New York Times recently revealed two schools in China might the be the source of recent Google attack – Jiaotong University (known for its accomplishment in international computing contests) and Lanxiang Vocational School (known for its poor student accommodations, tacky infomercial).
While I have no problem with reports connecting eggheads at Jiaotong University hacking Google, it puzzled me how a 3rd rate voc tech for high school dropouts was implicated. So I decided to dig a little deeper. Continue reading »
Prof. Bi Yantao: Greetings! I am very happy for having this opportunity to ask on issues which are closely followed by the people inside China.
When looking at the Tibet issue, I pay special attention to the term “Greater Tibet”. I have repeatedly read the text of your statement on ‘Greater Tibet’ (including the English version). You said, “Tibet is Tibet. There is no greater or smaller Tibet”. However, the fact of the matter is, during the dialogue process between the Envoys of His Holiness the Dalai Lama and Beijing, the issue of one autonomous administration for all the Tibetan people has been raised. Obviously, it seeks to unify Tibetan areas in Sichuan, Yunnan and Qinghai Provinces into the present day Tibet Autonomous Region (TAR). Given the size of administration, it is indeed a ‘Greater Tibet’. Therefore, on account of that, the ‘Greater Tibet’ which Beijing asserts is not wrong because the reference was made from the present status of Tibet. You have, on one hand opposed the usage of word ‘Greater’ as in ‘Greater Tibet’, while on the other hand, maintained that ‘size should not matter whether big or small’. Are not these two statements contradictory? Continue reading »
(If this one by General Song Zuying Mr. Sha Baoliang gives you goose bumps, visit here for an earlier version of the same song)
In America, I haven’t seen anybody getting married without an exchange of vows that goes something like this: “I, (Bride / Groom), take you (Groom / Bride), to be my (wife / husband), to have and to hold from this day forward, for better or for worse, for richer, for poorer, in sickness and in health, to love and to cherish; from this day forward until death do us part. “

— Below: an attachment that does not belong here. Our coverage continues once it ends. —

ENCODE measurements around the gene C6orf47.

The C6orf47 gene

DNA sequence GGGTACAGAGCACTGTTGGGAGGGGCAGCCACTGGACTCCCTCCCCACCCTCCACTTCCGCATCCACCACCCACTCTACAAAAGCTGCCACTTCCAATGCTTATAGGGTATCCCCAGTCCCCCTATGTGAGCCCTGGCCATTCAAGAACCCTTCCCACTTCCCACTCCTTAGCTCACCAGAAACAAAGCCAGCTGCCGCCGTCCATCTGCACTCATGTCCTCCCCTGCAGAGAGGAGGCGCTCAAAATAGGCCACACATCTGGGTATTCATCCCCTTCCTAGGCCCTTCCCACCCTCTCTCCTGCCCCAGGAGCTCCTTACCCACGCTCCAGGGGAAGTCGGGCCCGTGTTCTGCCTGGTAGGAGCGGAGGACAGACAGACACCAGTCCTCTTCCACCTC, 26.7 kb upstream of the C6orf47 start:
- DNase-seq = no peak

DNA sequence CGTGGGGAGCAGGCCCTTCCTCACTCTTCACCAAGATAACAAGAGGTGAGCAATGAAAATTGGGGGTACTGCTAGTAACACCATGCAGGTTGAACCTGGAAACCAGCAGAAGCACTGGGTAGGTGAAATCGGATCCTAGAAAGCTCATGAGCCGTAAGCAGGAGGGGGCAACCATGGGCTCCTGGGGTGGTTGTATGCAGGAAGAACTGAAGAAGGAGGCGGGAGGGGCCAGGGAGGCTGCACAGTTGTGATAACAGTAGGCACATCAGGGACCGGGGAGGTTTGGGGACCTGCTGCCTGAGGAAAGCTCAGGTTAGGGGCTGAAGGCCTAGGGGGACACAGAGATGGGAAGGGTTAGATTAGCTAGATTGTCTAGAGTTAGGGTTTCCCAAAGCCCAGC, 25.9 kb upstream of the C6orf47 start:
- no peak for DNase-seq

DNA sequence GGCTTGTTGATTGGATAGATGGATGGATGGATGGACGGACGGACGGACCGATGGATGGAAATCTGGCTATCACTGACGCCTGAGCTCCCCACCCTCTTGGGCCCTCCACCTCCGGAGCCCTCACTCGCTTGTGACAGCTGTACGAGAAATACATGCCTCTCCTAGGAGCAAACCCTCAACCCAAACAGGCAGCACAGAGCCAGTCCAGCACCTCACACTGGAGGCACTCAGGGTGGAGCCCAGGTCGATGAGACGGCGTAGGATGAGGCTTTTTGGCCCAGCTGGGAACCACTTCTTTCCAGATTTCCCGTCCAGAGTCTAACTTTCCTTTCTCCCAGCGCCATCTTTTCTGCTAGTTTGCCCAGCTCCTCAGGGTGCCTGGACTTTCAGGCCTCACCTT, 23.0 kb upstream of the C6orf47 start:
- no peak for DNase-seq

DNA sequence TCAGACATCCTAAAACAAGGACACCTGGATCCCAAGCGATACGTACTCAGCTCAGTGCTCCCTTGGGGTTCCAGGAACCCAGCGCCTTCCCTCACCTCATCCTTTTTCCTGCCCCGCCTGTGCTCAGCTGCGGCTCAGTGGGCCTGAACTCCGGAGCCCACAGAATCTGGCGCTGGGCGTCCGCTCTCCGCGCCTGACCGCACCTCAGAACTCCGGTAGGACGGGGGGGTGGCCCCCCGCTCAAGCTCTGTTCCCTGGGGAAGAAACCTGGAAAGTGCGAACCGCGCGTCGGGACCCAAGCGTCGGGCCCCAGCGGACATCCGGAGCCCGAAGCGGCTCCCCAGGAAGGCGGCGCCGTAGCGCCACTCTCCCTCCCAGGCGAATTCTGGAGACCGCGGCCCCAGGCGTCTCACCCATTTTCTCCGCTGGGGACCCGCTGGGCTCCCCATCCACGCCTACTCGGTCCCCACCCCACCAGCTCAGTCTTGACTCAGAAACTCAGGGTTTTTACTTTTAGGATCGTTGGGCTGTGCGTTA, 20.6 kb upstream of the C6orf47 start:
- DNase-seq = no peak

Traditionally Chinese wedding does not have such formal vows. The newly-weds just have three bows during a wedding, usually announced by a wedding host: “First, bow to the heaven and earth; second, bow to the parents; third, bow to each other!” Continue reading »
This may not be a profound truth that I just discovered, but have you noticed that Chinese food and Chinese thinking have a lot to do with each other? Obvious as it may seem, one can become more reflective after encounters with another type of food and thinking behind it. In my case, the comparison is between China and America.
1. In cooking we don’t have “1 cup”, “1/4 cup”, “1 teaspoon” measurement, we say “a little salt”. Exactly how little is little, it’s all a matter of exposure (to other cooks), exchange (of experience) and experience (of your own practice). We don’t have “preheat oven to 425 degrees” either, we say “small fire”, “medium fire”, “”big fire”. Scratch your head and think what these mean. The Chinese mind is similarly conditioned to process such chaotic vagueness with ease and patience.
Google issued a press release on their blog just a few hours ago pertaining to their operation in China. It is big news and will take some time to digest. I don’t want to comment, just get the story out. Continue reading »
The word “wireless” has really become an oxymoron. For example, are cell phones really wireless? Not really, because without a charging cable, cell phones are useless. At the 2010 Consumer Electronics Show (CES), Haier has demonstrated a true wireless HDTV. No wires. No power cable. Continue reading »
I recently came across an opinion poll from the Global View Survey Research Center concerning present public opinion in Taiwan on a range of subjects. In the past, many of us have commented on the state of affairs in Taiwan, not only in terms of her relationship to China but also involving the political thought within the nation. Rather than draw any conclusions, I thought I’d make this same data available to our blog members and see what you think.